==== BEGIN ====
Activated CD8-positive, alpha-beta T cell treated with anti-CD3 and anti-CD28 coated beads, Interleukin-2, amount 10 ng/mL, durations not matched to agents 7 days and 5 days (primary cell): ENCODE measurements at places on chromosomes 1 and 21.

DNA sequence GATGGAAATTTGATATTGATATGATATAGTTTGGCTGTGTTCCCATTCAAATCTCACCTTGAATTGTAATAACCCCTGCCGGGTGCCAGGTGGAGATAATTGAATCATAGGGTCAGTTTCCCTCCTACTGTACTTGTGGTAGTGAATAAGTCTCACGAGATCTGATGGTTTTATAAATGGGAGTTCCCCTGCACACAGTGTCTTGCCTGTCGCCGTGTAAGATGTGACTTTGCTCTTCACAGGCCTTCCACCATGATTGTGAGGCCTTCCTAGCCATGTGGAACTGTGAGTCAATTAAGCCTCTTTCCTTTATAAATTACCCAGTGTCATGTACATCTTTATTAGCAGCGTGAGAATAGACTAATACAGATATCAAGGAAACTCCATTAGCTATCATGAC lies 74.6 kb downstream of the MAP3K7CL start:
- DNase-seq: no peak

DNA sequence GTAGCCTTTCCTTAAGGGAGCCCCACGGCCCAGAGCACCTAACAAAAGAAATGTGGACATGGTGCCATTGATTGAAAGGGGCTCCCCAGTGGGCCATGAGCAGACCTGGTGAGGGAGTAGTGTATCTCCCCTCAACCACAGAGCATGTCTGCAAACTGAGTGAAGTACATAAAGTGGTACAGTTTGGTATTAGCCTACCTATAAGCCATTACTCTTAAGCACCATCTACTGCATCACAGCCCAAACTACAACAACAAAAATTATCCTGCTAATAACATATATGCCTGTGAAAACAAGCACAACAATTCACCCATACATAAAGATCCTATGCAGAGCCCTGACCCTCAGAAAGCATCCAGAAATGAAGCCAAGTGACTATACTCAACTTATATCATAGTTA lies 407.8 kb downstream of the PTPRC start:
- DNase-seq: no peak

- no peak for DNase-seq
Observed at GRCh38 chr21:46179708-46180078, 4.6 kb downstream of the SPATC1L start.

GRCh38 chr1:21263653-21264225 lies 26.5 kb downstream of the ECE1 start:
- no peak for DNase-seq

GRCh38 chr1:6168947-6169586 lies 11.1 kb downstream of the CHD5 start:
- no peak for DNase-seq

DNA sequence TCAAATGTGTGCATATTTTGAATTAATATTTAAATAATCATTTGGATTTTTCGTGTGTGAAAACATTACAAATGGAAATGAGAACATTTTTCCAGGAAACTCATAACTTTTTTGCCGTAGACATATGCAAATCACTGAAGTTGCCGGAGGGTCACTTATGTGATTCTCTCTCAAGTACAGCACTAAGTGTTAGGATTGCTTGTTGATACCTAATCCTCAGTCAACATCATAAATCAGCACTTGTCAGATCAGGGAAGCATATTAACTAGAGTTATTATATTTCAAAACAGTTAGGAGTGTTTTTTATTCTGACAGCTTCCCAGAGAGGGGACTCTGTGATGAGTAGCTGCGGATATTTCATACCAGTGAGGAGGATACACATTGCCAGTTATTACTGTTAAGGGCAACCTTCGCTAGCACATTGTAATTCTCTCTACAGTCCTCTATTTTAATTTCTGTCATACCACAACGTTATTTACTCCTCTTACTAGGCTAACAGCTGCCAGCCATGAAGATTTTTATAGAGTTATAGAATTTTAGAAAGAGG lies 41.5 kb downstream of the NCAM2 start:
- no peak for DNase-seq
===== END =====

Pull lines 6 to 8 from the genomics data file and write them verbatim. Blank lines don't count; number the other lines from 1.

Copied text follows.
- no peak for DNase-seq
Observed at GRCh38 chr21:46179708-46180078, 4.6 kb downstream of the SPATC1L start.

GRCh38 chr1:21263653-21264225 lies 26.5 kb downstream of the ECE1 start: